Coads Green Auxiliary Unit Patrol
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Thank you for selecting information on the Coads Green Auxiliary Unit
Patrol and Operational Base. The information below has been supplied by our Devon CIO Nina Hannaford.
Research into this patrol and its training is ongoing. The information below is published from
various sources and is by no means conclusive. If information is not listed below
it does not necessarily mean the information is not out there but normally means CART researchers
have not found it yet.
If you have any information on this patrol or can help with research in this area please do
Coads Green is a rural village to the East of Bodmin Moor.
From the very first meeting in Whitehall on July 1940 the Intelligence Officer for Devon and Cornwall (named
Auxiliary Units SW Area) was Captain (later Major) J W Stuart Edmundson an officer in the Royal Engineers. He
liaised with the regular army and received supplies and equipment and formed all the Patrols. He was assisted by
Lieutenant (later Captain) John “Jack” Dingley who became IO for Cornwall in 1943 though he may have assumed the
roll before that.
In November 1943 Devon and Cornwall were separated and Edmundson was succeeded in Cornwall by Captain John
Dingley and in Devon by Major W W “Bill” Harston who would
remain in command until near stand down. At the end of Harston's command he would cover “No 4 Region” being the
whole of the South West Peninsular and Wales.
The IOs were being withdrawn from around August 1944 leaving the Area and Group Commanders.
After 1941 a “grouping” system was developed where some patrols within a demographic area would train together
under more local command. Coads Green was part of group 6 along with Morval (Looe), Launceston, Liskeard,
St Germans, Pelynt, Lansallos, Menheniot, St Keyne and Bridgerule (now in Devon). They were under the group command
of Captain G H Sergeant from Liskeard along with Lieutenant W Crichton (discharged May 1944 due to ill health) and
2nd Lieutenant J F William Mewton.
Captain G H Sergeant from Liskeard was also the area Commander for this and group 5.
Sergeant Walter Tucker
A Douglas Murray
S Jack Gribble
W Leonard Brent
S Jack Creber joined H M Forces April 1943
F Alan Gillbard
Arthur F Harris
and possibly Sydney T Palmer
The picture above was kindly supplied by John Jolliff (the son of Joe Northcott from Pelynt Patrol)
It is thought to show the Cornwall Group 6 patrols which consisted of St Keyne, Morval, Menheniot, St Germans,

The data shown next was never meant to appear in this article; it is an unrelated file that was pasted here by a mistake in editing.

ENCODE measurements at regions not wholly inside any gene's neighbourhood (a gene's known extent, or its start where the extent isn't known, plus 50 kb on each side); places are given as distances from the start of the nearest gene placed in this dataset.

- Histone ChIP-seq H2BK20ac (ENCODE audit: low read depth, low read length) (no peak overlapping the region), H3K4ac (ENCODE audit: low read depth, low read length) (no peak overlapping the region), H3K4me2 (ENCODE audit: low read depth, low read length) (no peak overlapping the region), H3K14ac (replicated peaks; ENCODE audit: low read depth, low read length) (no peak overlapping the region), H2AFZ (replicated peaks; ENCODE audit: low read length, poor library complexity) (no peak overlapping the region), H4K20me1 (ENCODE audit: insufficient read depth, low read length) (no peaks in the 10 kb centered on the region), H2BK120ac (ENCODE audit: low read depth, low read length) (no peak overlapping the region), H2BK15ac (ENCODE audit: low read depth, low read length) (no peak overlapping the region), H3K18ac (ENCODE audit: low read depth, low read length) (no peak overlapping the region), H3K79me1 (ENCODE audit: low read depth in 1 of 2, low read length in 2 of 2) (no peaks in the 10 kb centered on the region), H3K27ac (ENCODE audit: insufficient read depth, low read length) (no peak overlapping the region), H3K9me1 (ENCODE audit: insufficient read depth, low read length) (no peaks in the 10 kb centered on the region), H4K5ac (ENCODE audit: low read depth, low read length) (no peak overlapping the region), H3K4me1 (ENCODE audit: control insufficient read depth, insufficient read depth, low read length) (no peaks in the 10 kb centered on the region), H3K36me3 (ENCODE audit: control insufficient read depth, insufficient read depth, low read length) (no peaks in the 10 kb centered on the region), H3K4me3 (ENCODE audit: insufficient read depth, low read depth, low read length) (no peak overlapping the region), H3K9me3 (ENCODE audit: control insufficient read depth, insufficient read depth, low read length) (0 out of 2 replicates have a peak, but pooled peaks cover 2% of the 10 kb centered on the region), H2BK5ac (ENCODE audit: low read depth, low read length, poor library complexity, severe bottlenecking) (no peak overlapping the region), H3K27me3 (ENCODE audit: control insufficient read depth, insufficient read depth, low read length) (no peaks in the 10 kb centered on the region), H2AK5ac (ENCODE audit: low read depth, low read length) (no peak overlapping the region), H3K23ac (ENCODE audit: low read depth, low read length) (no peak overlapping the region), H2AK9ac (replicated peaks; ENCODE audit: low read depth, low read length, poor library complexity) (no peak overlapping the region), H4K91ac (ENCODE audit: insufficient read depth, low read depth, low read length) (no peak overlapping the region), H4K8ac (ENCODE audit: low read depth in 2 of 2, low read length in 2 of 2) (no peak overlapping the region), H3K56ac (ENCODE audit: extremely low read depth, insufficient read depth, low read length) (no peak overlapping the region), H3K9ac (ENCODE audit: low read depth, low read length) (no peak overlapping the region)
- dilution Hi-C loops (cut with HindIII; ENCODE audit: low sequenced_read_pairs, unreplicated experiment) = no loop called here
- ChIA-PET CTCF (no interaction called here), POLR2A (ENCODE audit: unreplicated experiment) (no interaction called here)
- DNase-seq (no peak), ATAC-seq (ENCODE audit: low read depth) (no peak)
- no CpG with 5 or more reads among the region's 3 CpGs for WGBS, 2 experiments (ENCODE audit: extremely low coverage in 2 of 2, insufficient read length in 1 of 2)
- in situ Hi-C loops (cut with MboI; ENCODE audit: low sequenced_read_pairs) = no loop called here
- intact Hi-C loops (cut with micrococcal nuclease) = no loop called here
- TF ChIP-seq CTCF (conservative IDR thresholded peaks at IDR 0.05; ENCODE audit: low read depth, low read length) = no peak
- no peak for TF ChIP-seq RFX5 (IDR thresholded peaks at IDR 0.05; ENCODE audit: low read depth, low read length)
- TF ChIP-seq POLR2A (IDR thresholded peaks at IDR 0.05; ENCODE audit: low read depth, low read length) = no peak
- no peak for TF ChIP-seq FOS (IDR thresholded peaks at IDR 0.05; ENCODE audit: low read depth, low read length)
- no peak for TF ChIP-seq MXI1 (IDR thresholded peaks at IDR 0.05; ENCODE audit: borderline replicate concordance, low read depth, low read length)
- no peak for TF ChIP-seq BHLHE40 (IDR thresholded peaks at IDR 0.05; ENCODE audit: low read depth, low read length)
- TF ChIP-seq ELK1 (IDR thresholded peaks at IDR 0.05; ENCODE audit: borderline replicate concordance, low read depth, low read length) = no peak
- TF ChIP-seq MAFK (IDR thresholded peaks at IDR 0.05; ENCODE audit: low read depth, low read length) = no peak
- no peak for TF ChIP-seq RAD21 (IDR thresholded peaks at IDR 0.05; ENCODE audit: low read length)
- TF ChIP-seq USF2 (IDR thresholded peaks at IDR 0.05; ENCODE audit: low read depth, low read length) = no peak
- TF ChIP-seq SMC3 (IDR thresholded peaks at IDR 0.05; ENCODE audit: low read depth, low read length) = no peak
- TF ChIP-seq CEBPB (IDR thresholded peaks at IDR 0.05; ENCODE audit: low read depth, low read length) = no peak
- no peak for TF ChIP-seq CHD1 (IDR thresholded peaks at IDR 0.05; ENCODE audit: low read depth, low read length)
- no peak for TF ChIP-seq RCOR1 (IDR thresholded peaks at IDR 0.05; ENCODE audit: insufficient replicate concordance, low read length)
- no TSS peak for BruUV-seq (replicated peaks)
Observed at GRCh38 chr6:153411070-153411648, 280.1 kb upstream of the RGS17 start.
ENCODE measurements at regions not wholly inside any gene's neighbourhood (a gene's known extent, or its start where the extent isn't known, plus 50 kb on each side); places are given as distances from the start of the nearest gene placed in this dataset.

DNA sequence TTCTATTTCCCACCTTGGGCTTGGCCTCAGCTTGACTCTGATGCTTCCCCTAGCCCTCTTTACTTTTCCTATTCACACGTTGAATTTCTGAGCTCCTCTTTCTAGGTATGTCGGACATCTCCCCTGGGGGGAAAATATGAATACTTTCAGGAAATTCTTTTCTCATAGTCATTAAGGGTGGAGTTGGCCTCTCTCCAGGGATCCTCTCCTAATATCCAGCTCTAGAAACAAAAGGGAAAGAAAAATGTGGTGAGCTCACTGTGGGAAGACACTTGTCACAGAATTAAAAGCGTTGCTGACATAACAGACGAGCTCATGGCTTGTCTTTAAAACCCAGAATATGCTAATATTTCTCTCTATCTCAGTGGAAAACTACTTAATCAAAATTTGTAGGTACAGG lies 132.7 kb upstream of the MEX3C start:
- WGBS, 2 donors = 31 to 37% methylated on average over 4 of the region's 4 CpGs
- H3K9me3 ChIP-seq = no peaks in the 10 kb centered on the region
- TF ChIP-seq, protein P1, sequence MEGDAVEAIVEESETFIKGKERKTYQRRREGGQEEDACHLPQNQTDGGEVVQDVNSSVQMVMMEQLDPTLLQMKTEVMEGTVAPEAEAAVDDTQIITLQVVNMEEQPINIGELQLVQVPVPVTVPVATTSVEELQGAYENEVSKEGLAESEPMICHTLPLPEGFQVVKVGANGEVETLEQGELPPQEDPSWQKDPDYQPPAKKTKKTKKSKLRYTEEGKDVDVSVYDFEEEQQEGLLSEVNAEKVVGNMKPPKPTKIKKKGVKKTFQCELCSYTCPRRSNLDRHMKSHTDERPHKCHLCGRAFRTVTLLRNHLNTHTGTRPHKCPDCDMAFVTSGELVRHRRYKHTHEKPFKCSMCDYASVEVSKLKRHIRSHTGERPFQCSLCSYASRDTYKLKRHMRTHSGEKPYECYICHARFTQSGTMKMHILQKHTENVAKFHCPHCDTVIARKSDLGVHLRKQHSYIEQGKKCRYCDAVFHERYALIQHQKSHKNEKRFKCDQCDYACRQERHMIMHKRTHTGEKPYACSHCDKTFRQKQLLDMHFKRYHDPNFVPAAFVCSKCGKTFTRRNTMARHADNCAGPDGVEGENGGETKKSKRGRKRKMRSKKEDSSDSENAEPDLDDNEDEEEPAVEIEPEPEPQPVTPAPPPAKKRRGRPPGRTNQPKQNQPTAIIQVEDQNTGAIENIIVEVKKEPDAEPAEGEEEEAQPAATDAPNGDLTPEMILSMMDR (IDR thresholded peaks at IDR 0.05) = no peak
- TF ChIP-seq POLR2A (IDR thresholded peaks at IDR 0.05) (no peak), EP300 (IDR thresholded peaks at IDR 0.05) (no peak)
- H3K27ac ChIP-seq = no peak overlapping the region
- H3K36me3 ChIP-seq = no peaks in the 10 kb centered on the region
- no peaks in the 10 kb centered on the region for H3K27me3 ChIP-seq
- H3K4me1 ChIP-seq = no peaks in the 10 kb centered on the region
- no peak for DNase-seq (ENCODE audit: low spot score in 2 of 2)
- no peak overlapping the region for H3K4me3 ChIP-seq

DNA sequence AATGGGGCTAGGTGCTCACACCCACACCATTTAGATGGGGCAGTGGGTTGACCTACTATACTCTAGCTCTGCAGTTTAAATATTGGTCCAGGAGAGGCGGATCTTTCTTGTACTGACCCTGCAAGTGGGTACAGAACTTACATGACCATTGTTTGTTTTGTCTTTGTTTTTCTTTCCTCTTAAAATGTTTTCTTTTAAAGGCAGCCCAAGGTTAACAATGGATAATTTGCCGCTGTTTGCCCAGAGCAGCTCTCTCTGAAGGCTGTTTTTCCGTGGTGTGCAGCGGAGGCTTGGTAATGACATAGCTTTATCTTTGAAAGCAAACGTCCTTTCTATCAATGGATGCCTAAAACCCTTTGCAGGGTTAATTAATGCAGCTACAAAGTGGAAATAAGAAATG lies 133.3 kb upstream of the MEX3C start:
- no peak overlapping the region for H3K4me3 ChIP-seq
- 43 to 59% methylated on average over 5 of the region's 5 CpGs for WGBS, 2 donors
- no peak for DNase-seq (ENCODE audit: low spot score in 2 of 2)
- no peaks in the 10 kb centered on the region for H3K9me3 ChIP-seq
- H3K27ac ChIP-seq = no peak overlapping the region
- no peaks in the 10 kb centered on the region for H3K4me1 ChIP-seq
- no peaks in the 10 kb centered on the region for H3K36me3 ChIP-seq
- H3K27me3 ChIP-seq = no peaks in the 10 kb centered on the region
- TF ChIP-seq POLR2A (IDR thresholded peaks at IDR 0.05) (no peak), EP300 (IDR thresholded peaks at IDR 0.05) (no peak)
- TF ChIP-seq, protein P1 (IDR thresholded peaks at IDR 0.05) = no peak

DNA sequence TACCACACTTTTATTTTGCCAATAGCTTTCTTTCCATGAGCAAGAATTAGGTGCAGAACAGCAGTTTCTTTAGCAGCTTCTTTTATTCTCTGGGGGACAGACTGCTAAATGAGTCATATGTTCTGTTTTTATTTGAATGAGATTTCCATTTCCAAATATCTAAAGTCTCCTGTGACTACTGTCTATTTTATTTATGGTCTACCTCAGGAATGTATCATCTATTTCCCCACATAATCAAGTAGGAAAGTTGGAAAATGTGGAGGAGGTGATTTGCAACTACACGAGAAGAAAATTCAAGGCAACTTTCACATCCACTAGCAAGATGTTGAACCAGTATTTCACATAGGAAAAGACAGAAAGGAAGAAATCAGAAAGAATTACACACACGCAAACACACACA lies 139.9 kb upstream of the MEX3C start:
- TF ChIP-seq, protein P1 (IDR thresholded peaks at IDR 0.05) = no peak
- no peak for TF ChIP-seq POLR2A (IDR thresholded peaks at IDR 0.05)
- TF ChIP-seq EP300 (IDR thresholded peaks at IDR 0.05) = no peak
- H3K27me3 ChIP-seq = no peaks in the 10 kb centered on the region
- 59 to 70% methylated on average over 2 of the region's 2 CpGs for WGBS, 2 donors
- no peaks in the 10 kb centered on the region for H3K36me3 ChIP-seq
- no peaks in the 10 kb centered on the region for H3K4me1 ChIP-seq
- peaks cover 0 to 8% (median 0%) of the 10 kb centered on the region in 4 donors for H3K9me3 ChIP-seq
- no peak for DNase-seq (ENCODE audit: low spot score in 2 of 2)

Pelynt, Lansallos, Liskeard,St Juliot, Coads Green, Launceston and Bridgerule.
Back row far left: Reg Wakeham (Pelynt), Joe Northcott (Pelynt) rest unknown
Middle row far left: Ned Broad (Pelynt) rest unknown
Front row far left : Ralph Webber (Pelynt), Charlie Barrett ( Liskeard), unknown, unknown, Sgt.Jack Bickford, rest
BOTH THESE OB'S ARE ON PRIVATE LAND
Operational Base One
In an interview given to The Western Morning News (8th July 1999) Walter Tucker
describes the original OB location as at “Trebartha House”.
Trebartha Hall copyright of Jack Hall from revival heritage
The gardens are occasionally open to the public under the National Gardens Scheme
They may have moved from this location due to the Hall being used as a RAMC
hospital. The Hall was demolished in 1948 and replaced with a more modern house.
The second OB is located in an old quarry at
Kersbrook Farm near Coads Green. The Defence of Britain database records this OB as being built by the Patrol in
1943. It was 15ft x 12ft and made from wood and curved corrugated sheeting.
It is unknown if it's still
The Patrol used the upper rooms of the village shop
as a bomb store. Situated on the main ( B3257) through the village, it is now a private
The old village
Unknown but it is assumed they had access to the normal weapons and equipment seen here.
In 1999, after 55 years, Walter Tucker was finally awarded the Defence
Medal. Although delighted he felt sad it had taken so long : “When the war ended, I thought we might have had a bit
of an acknowledgement, as we did work very hard and had an awful lot to learn”
Exempt from the Army because of his work both on the land and repairing
vital machinery, Walter was soon singled out for his secret service after volunteering for the home guard.
“Everyone used to say 'They belong to the Secret Service'. That is what they thought...I used to quite enjoy
Walter Tucker recalled how two men did head off to war but were sent
back as their potential role within the Auxiliary Units was considered more important. At one point he was told
they could be sent to France but as that did not happen they continued with their training.
Other memories he recalled included how one night Arthur Harris, their
dispatch rider, went to the pub and using specially designed pockets sewn into his coat, smuggled more than 20
bottles of beer back to the OB for the boys.
When the cook, Jack Creber, used to do his morning fry-ups, the men all
joked that if Hitler invaded he would soon find them all once he smelt the bacon cooking !
The Defence of Britain database made extra notes on these locations and
they are stored at English Heritage in Swindon.
Alwyn Harvey recorder for Defence of Britain Database
TNA ref WO199/3391
Hancock data held by B. R. A
1939 Kellys Directory
Western Morning News 8/7/1999
If you can help with any info please contact